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Own Stock? Vote to Help Animals

Written by PETA | April 15, 2011

Sometimes, in order to beat ‘em, you have to join ‘em. That’s what PETA does when we buy stock (or use stock donated to us by supporters) in companies that conduct experiments on animals so that we can submit shareholder resolutions against animal testing. This year, PETA has submitted resolutions to General Electric, Johnson & Johnson, and Pfizer, which have shareholder meetings coming up in the next few weeks, and Bayer, Proctor & Gamble, and Covance, whose meetings aren’t far behind.

We’re calling for more transparency regarding the experiments that these companies conduct, accountability for not meeting minimum animal welfare regulations, and increased use of non-animal methods. Anyone who owns stock in these companies can vote in favor of PETA’s resolutions.

Pfizer and Bayer both contracted out their experiments to notorious animal hellhole Professional Laboratory and Research Services, Inc. (PLRS) until the facility shut down following a PETA investigation. Aside from the pain of toxicity testing, animals at PLRS endured oozing wounds, abscessed teeth, parasite infestations, bloody feces, hematomas, infections, and physical and verbal abuse by employees.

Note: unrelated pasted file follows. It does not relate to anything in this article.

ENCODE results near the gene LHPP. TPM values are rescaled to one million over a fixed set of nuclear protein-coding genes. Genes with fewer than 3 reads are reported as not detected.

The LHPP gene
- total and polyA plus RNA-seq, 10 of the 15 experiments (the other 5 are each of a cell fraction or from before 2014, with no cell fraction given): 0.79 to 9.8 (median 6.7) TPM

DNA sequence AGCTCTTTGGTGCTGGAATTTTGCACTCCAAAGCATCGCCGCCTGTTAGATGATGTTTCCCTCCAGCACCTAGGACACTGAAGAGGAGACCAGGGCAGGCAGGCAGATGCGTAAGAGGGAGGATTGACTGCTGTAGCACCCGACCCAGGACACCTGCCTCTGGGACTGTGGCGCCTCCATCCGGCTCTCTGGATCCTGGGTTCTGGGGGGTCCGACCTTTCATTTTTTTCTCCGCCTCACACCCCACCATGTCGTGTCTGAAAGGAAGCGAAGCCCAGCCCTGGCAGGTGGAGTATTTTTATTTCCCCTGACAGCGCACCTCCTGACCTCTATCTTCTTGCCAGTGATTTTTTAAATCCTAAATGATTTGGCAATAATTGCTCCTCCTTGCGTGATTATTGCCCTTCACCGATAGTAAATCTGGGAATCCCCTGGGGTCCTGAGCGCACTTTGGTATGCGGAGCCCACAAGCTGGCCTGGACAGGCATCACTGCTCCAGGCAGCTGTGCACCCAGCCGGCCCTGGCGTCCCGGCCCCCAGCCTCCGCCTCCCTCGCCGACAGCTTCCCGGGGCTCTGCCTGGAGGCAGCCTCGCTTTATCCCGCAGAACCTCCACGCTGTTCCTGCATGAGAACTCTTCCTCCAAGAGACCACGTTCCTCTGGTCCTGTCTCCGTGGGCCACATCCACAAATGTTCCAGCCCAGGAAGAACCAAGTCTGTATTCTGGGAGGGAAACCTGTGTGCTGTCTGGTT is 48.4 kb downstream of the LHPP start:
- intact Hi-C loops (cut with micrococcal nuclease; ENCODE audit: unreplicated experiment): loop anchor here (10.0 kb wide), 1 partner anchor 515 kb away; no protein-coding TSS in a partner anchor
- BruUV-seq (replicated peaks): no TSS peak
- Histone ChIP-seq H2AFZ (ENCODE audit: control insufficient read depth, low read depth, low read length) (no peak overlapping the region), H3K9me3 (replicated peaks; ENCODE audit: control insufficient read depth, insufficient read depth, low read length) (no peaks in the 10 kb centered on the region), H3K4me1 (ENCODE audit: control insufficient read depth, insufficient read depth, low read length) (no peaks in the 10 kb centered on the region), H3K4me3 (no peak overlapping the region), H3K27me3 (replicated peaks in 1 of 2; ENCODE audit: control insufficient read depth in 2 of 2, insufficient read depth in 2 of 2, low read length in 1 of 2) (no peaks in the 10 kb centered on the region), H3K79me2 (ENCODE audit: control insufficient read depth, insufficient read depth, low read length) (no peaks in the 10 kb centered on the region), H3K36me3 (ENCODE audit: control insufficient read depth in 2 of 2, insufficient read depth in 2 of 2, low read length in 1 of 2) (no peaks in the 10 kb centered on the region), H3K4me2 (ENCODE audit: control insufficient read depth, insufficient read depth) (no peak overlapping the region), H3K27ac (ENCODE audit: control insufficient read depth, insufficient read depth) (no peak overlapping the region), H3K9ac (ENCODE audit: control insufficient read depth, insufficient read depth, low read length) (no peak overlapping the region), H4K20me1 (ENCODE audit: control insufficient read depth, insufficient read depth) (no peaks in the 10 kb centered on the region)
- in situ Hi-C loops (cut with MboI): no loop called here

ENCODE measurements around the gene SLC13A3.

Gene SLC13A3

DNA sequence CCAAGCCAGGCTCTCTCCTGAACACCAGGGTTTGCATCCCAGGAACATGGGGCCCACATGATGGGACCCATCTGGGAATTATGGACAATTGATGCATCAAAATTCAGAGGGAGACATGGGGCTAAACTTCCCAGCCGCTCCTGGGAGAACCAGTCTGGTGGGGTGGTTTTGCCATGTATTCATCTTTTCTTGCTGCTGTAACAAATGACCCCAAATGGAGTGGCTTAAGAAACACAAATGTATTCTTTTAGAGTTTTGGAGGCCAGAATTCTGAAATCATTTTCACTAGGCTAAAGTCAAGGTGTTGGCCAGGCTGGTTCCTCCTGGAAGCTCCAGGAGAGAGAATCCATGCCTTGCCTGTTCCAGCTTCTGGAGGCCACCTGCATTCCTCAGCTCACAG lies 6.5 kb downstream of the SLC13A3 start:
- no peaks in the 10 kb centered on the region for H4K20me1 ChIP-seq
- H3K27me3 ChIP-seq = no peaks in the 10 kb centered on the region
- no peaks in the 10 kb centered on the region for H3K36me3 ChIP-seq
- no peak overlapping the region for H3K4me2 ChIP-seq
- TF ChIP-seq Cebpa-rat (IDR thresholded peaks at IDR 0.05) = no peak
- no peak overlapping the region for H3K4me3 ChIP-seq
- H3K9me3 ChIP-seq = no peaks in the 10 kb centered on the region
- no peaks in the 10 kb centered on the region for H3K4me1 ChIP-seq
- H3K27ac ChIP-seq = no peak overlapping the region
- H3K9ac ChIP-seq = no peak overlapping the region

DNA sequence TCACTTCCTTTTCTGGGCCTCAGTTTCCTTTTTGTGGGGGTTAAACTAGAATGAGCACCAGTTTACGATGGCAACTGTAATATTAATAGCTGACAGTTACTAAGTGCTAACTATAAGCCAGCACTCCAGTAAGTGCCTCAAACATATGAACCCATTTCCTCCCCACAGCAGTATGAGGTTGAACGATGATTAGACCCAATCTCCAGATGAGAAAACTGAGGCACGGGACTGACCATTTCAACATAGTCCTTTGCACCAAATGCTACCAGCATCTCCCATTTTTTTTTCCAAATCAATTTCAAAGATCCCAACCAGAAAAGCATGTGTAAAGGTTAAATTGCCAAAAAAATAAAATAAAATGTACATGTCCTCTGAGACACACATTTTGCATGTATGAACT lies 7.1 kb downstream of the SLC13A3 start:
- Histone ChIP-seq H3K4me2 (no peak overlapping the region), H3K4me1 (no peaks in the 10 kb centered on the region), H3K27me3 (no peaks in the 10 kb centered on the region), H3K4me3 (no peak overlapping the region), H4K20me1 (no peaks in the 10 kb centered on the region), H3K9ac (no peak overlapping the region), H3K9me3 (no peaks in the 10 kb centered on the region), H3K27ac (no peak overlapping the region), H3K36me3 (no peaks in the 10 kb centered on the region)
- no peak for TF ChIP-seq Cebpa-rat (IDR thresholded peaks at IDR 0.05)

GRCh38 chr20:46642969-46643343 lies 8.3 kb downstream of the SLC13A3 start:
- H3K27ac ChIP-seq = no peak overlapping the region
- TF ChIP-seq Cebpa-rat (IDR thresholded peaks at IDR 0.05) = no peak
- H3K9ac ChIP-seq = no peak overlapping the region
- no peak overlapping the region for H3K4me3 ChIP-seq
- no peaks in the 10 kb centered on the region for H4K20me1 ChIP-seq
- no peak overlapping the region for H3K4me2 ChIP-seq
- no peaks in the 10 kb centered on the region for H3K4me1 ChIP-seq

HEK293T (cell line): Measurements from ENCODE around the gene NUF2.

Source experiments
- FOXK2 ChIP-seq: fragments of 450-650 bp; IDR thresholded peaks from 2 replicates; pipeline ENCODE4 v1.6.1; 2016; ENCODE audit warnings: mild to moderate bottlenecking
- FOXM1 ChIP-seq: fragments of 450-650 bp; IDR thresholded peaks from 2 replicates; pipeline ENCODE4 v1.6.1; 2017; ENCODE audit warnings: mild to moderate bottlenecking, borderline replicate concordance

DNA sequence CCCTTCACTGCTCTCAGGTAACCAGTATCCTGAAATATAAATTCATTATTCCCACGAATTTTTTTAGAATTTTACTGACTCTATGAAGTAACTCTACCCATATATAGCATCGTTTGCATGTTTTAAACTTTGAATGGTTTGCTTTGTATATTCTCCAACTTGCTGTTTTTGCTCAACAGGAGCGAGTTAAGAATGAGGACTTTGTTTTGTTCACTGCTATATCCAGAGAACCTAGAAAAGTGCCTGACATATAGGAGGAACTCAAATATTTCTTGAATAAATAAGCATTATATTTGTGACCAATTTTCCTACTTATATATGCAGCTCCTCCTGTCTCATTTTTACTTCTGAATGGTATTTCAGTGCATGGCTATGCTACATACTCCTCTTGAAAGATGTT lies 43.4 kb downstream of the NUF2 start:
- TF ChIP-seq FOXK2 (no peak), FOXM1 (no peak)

Because our resolutions appear in materials that go to all stockholders (educating them about cruel policies), most of the companies challenged PETA’s resolutions, but our attorneys fought hard and won the right to take our case to the shareholders.

If you or anyone you know holds stock in these companies, please vote in favor of PETA’s shareholder resolutions. If you would like to donate stock in a company so that PETA can file a shareholder resolution, e-mail [email protected].

Written by Michelle Sherrow

Commenting is closed.
  • Sharon says:

    Hey Ralph, how the heck do you think PETA got Fortune 100 companies talking to them and working to reduce the animal tests they conduct — out of the goodness of their hearts? Or because PETA forced them into discussions via a shareholder resolution? Why assume the folks at PETA don’t know what they’re doing? As I understand it, lots of people are willing to let PETA use the stock they own in order to bring resolutions in their name.

  • Jane says:

    Sometimes working form the inside out works. If all PETA members bought a stock a donated it, then PETA could end up with a more impressive percentage. I see what PETA is trying to do here. It is a creative approach. At least give it a trial run and then determine if it is an effective approach.

  • Ralph says:

    OK, let’s get this straight: you purchase stocks to give shareholder resolutions that are not going to be heard because you have a few hundred versus thousands if not more by others who really don’t care. Have you ever cottoned on that you also SUPPORT these groups by default when you purchase the stock, as the money goes toward these tests? PETA, use logic… please. Find another way to get your point across without supporting this testing by default when you know these resolutions are going to be tossed.